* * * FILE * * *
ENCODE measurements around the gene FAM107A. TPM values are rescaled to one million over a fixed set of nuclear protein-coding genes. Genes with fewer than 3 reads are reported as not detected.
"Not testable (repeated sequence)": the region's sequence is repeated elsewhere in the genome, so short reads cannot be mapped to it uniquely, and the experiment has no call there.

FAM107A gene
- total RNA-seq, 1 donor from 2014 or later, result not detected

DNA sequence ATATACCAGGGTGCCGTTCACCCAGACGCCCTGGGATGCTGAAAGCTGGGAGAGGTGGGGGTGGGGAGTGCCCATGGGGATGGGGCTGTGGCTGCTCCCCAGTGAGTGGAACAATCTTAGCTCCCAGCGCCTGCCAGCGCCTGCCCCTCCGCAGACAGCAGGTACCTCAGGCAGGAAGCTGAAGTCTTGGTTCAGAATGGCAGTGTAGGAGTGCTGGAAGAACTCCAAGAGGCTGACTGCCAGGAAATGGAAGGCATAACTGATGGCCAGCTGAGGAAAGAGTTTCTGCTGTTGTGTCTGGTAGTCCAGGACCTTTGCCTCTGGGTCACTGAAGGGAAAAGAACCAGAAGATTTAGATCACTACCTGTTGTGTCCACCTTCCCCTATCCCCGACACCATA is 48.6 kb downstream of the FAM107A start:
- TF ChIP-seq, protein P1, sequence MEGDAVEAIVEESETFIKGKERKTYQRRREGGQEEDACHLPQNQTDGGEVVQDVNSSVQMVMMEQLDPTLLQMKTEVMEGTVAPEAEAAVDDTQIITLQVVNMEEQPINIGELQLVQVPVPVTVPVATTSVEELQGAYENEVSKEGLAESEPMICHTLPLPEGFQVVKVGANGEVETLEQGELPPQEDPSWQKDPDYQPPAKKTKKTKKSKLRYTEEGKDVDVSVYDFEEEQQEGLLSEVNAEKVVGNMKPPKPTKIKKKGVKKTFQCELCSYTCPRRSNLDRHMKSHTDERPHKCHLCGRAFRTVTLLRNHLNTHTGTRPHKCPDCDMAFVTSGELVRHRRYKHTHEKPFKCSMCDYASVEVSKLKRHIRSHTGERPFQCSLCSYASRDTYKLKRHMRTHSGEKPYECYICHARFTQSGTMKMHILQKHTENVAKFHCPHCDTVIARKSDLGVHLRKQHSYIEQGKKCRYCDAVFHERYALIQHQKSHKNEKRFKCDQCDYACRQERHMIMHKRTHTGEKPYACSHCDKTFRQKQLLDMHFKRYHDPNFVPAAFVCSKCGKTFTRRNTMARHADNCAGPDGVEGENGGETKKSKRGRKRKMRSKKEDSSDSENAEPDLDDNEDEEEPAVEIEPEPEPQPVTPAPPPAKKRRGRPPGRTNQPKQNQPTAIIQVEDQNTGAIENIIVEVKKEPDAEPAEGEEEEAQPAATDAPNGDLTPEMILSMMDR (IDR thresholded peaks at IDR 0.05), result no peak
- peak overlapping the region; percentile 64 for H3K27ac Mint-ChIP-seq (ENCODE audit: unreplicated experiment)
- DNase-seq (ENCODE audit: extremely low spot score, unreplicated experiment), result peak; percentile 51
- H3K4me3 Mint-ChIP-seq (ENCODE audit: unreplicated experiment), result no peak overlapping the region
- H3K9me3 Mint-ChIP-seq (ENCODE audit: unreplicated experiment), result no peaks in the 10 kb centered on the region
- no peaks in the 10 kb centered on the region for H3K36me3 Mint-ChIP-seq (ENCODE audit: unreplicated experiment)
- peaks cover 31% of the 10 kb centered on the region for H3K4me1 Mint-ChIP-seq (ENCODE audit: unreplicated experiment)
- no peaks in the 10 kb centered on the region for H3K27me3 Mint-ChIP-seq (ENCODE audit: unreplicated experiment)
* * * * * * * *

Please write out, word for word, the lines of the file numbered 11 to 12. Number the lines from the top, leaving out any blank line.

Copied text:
- no peaks in the 10 kb centered on the region for H3K36me3 Mint-ChIP-seq (ENCODE audit: unreplicated experiment)
- peaks cover 31% of the 10 kb centered on the region for H3K4me1 Mint-ChIP-seq (ENCODE audit: unreplicated experiment)